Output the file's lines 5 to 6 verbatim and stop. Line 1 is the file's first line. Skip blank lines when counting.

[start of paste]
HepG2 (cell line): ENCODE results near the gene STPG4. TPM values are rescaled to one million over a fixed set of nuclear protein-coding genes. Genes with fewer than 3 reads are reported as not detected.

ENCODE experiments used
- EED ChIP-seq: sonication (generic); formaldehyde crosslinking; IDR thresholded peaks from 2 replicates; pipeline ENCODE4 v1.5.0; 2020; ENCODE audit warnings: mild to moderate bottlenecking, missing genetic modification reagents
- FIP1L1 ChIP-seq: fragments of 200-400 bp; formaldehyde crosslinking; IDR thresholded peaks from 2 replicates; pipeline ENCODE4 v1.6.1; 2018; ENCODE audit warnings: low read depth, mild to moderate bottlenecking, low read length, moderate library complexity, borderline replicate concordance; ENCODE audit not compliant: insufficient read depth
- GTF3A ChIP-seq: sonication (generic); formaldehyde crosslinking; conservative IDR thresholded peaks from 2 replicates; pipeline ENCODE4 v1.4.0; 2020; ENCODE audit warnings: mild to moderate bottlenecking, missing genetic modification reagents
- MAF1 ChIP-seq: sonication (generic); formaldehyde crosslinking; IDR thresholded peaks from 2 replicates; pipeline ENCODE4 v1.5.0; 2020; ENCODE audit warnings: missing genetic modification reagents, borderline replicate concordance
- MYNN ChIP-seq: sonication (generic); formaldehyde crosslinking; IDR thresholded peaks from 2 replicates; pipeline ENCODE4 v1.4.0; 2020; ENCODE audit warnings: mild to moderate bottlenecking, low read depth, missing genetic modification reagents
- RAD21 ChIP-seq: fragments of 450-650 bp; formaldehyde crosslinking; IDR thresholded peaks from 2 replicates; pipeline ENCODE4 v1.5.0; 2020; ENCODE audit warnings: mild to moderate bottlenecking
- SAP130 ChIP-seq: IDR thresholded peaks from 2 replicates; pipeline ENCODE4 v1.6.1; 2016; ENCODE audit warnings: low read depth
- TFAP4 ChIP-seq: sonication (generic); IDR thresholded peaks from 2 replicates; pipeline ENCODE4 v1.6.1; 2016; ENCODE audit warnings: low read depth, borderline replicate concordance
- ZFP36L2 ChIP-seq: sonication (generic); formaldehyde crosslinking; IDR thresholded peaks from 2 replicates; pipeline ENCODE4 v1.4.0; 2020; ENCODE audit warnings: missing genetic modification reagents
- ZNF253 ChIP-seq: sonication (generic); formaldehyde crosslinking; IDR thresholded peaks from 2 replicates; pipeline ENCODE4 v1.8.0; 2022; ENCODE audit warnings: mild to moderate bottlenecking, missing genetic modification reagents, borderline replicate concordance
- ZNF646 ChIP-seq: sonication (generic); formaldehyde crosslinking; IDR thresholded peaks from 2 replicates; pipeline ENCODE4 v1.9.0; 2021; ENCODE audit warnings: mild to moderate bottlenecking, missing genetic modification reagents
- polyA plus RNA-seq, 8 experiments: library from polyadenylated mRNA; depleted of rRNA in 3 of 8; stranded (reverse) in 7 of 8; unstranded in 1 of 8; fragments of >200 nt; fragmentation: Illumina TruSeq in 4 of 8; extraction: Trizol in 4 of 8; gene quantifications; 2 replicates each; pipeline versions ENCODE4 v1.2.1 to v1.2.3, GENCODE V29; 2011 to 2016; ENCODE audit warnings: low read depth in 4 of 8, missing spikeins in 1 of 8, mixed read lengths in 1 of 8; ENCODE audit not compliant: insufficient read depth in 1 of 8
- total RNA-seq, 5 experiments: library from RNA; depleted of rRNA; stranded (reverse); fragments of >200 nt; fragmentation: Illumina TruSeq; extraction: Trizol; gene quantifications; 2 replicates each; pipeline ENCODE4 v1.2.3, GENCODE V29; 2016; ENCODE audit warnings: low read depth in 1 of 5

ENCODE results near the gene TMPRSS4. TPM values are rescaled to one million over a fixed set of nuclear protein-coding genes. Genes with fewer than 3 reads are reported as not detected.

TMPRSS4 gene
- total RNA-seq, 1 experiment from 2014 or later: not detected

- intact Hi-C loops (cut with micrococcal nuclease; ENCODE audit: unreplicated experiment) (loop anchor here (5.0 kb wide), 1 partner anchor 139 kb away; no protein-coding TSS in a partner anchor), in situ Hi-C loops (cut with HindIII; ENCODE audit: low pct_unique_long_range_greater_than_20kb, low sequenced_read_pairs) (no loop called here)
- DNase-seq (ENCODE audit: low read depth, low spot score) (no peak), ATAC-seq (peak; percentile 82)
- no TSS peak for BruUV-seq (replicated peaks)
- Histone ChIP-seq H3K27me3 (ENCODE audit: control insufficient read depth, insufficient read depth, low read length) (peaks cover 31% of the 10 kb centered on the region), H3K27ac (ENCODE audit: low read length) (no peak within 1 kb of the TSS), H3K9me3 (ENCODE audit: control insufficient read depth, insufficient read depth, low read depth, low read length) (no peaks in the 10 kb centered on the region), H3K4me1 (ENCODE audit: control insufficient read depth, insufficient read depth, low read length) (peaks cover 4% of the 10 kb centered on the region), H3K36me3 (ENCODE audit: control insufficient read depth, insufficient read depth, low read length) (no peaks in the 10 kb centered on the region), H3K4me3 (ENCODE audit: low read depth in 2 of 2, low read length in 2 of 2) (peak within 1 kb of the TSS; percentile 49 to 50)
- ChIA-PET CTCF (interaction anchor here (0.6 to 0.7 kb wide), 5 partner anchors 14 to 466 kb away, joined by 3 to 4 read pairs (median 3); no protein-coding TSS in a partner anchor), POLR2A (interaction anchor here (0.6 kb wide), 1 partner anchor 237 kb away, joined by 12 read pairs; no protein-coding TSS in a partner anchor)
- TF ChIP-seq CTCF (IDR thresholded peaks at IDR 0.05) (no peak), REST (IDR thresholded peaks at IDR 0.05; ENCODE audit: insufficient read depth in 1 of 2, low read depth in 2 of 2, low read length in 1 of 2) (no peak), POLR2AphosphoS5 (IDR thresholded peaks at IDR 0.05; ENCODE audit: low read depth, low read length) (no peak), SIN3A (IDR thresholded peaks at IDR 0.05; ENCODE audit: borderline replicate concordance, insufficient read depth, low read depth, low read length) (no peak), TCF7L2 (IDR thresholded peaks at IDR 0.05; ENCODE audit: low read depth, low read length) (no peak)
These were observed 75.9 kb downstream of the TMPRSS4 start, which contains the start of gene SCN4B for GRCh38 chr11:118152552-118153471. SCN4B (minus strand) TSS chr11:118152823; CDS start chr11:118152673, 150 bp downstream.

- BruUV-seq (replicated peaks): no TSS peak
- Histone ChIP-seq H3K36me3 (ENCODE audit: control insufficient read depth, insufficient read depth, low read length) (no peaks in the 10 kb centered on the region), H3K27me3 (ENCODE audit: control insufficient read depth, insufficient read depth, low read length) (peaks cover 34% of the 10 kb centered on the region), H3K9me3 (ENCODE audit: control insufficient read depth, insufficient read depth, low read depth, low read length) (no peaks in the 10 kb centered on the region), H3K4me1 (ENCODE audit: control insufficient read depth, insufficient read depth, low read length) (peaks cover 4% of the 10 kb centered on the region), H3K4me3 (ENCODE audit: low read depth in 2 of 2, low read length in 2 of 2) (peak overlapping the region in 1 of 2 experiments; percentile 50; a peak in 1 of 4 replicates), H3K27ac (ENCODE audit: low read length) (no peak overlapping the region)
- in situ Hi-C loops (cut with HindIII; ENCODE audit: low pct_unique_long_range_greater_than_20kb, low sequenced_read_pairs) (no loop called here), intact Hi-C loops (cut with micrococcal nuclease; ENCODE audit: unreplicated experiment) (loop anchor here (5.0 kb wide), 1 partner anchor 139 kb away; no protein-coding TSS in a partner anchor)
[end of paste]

- GTF3A ChIP-seq: sonication (generic); formaldehyde crosslinking; conservative IDR thresholded peaks from 2 replicates; pipeline ENCODE4 v1.4.0; 2020; ENCODE audit warnings: mild to moderate bottlenecking, missing genetic modification reagents
- MAF1 ChIP-seq: sonication (generic); formaldehyde crosslinking; IDR thresholded peaks from 2 replicates; pipeline ENCODE4 v1.5.0; 2020; ENCODE audit warnings: missing genetic modification reagents, borderline replicate concordance